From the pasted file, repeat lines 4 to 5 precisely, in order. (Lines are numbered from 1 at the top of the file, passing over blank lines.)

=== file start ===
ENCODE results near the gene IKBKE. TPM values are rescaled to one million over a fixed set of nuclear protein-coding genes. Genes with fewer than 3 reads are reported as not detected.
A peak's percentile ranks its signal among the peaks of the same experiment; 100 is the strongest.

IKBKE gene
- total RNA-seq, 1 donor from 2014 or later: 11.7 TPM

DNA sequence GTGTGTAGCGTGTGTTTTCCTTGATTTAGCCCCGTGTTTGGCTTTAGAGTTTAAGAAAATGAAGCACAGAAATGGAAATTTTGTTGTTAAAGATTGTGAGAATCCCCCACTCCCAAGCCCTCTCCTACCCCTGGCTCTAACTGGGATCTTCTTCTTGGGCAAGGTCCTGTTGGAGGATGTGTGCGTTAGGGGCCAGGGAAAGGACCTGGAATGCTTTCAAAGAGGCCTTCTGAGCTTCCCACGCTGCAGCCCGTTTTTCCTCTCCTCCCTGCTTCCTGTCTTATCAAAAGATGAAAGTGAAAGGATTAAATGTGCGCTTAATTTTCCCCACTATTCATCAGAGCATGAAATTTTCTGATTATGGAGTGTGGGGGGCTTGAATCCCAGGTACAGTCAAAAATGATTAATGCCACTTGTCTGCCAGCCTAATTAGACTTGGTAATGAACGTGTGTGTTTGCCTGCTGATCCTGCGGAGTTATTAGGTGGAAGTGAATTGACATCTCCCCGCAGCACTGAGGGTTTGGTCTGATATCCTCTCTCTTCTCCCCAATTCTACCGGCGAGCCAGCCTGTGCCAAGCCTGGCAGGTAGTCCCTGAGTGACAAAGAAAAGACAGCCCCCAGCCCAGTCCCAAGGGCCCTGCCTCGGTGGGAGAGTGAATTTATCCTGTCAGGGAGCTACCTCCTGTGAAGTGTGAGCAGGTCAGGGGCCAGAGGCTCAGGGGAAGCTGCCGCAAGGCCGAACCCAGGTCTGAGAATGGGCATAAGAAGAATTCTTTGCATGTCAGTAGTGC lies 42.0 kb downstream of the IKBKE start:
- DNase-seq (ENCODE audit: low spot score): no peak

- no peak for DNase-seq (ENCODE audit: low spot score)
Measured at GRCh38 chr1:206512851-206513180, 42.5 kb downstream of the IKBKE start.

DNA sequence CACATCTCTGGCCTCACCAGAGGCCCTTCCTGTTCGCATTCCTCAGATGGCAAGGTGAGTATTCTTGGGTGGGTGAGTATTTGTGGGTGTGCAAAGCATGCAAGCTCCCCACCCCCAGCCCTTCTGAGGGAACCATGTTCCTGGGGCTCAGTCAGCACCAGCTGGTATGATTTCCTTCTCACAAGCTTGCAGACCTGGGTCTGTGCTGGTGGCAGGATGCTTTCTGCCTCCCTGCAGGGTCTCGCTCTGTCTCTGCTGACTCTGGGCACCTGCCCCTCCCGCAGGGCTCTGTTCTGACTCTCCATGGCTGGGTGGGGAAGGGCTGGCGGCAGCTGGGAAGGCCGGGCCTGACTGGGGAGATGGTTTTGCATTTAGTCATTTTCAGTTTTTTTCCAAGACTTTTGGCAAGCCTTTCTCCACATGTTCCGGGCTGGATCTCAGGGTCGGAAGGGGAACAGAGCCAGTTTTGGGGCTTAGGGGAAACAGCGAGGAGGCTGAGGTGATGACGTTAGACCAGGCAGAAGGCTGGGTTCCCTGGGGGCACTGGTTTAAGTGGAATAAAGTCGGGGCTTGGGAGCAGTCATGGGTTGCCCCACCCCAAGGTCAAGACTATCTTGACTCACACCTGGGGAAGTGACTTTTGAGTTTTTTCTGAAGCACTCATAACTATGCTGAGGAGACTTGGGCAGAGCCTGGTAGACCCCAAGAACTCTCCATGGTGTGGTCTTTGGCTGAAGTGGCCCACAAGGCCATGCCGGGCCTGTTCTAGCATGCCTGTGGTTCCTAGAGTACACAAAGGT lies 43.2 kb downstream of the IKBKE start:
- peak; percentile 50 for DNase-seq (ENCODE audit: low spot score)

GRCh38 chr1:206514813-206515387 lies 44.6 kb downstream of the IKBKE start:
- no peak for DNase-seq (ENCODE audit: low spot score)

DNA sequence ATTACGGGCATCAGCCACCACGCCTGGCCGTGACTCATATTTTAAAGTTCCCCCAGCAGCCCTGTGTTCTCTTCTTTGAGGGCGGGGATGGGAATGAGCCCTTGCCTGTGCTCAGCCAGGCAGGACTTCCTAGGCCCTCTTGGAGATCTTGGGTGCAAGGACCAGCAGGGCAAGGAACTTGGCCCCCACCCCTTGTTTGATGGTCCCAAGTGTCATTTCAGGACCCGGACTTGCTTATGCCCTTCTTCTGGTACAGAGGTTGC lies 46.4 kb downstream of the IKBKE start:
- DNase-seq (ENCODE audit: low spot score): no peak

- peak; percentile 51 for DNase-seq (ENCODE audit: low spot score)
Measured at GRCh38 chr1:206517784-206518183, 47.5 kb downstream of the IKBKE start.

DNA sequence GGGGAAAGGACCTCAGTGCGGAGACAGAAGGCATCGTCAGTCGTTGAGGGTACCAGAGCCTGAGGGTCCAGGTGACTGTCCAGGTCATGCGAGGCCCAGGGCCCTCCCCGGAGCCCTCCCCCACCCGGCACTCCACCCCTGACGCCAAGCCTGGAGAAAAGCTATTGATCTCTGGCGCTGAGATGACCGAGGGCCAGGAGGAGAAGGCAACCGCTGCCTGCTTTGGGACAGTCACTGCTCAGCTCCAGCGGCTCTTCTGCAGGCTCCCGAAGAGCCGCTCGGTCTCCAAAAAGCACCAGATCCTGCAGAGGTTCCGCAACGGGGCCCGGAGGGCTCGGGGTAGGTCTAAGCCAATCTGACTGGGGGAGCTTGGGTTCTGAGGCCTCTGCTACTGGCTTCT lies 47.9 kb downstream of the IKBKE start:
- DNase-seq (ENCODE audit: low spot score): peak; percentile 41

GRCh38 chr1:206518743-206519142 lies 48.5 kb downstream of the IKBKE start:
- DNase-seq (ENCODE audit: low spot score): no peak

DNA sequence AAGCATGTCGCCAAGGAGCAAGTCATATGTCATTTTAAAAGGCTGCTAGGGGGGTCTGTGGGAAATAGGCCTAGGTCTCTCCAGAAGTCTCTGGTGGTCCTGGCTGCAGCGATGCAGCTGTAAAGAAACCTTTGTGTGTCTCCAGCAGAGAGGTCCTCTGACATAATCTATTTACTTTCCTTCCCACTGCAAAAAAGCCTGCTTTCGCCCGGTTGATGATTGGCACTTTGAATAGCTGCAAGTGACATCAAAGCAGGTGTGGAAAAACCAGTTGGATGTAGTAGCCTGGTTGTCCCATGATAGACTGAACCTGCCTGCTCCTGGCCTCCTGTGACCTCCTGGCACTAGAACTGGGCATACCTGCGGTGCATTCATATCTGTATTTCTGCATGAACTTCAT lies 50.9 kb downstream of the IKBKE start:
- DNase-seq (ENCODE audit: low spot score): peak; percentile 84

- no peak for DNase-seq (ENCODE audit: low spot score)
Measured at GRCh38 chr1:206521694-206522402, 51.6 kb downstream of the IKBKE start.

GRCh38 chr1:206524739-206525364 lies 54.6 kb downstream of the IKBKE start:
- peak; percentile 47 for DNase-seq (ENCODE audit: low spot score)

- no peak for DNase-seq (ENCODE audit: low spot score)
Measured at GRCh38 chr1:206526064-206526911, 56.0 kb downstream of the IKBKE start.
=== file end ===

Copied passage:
- total RNA-seq, 1 donor from 2014 or later: 11.7 TPM

DNA sequence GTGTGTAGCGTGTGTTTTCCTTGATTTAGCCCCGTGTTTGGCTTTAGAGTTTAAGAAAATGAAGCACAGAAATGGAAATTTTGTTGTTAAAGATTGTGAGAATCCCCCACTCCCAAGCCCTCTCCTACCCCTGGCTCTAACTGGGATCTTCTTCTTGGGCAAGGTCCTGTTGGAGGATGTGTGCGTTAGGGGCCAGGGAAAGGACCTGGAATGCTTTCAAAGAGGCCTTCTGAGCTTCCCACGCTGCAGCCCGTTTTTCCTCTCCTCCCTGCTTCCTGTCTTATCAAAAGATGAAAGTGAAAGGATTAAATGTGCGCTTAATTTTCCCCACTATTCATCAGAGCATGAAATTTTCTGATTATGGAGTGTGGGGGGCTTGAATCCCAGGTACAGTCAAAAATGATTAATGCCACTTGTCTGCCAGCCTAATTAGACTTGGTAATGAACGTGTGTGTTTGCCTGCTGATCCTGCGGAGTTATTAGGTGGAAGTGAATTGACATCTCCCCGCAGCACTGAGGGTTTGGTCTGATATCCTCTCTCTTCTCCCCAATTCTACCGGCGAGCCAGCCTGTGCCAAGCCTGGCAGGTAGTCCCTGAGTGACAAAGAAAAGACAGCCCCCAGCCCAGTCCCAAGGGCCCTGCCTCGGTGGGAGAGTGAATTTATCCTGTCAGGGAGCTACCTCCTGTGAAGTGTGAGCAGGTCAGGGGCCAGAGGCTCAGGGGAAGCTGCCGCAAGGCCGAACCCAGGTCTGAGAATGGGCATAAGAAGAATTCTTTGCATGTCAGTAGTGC lies 42.0 kb downstream of the IKBKE start: